Landscape elevators help reconnect and revitalize hilly neighborhoods

Readers of REVITALIZATION know about the “3Re Strategy” (repurpose, renew, reconnect) that’s dramatically revitalizing places worldwide.

The Ennetbaden / Baden / Limmat River elevator in Switzerland.

There’s a lot of repurposing and renewing of buildings going on in most cities, but few of them pay as much attention to reconnecting their neighborhoods as they should. Bad planning (or lack of planning) over the past century has isolated many neighborhoods (usually due to urban highways), triggering their decline.

REVITALIZATION often features intelligent cities around the world that are undoing the damage done by urban and highway planners, but that usually involves making (or restoring) horizontal connectivity.

But what about hilly neighborhoods that are isolated more by geography than by bad planning? How can they vertically connect their neighborhoods to help trigger revitalization?

ArchDaily has just compiled eight examples of innovative urban elevators that do exactly that, using what might be called “landscape elevators”.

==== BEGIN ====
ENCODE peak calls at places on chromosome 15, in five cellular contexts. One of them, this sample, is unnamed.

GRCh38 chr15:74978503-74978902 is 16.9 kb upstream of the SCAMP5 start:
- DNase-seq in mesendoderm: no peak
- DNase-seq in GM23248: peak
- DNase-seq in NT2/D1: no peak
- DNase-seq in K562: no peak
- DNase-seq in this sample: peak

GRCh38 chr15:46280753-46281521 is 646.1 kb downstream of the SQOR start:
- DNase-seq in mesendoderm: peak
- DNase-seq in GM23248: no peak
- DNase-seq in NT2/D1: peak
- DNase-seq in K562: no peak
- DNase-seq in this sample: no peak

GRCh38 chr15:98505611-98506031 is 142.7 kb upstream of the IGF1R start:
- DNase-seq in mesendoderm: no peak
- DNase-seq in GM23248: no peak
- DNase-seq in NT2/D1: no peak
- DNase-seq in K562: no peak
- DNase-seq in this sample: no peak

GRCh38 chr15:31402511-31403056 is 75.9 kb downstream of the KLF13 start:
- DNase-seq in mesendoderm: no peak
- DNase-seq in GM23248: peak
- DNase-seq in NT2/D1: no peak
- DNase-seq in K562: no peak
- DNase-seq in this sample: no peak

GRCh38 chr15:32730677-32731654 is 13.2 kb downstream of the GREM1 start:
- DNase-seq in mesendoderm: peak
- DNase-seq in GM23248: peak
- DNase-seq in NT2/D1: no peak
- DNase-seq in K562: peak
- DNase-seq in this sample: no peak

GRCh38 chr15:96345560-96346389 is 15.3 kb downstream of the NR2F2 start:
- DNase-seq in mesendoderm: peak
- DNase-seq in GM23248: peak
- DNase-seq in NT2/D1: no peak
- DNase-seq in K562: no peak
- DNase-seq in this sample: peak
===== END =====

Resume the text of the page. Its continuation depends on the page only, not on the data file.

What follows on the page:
In Galtzaraborda, Gipuzkoa, Spain, an urban elevator helped reconnect neighborhoods that has sprawled up a hillside over the decades.

Also in Spain, in the city of Ribadeo in the Celtic province of Galicia, an urban elevator connected the historic district to the port and beach. This made walking to the waterfront far more viable, thus greatly decreasing car traffic which—in turn—boosted the local quality of life.

In Switzerland, the Limmat River separates the town of Baden from the neighboring village of Ennetbaden. An elevator and bridge connected the two towns, not just to each other, but to their shared river.

In Luxembourg, the historic district of Pfaffenthal (a UNESCO World Heritage site) was connected to the upper city of Luxembourg by an elevator, again reducing car traffic that ruins the ambiance of the site.

See the ArchDaily article for additional revitalizing examples of vertical connectivity.

See ArchDaily article by Fernanda Castro + image credits.

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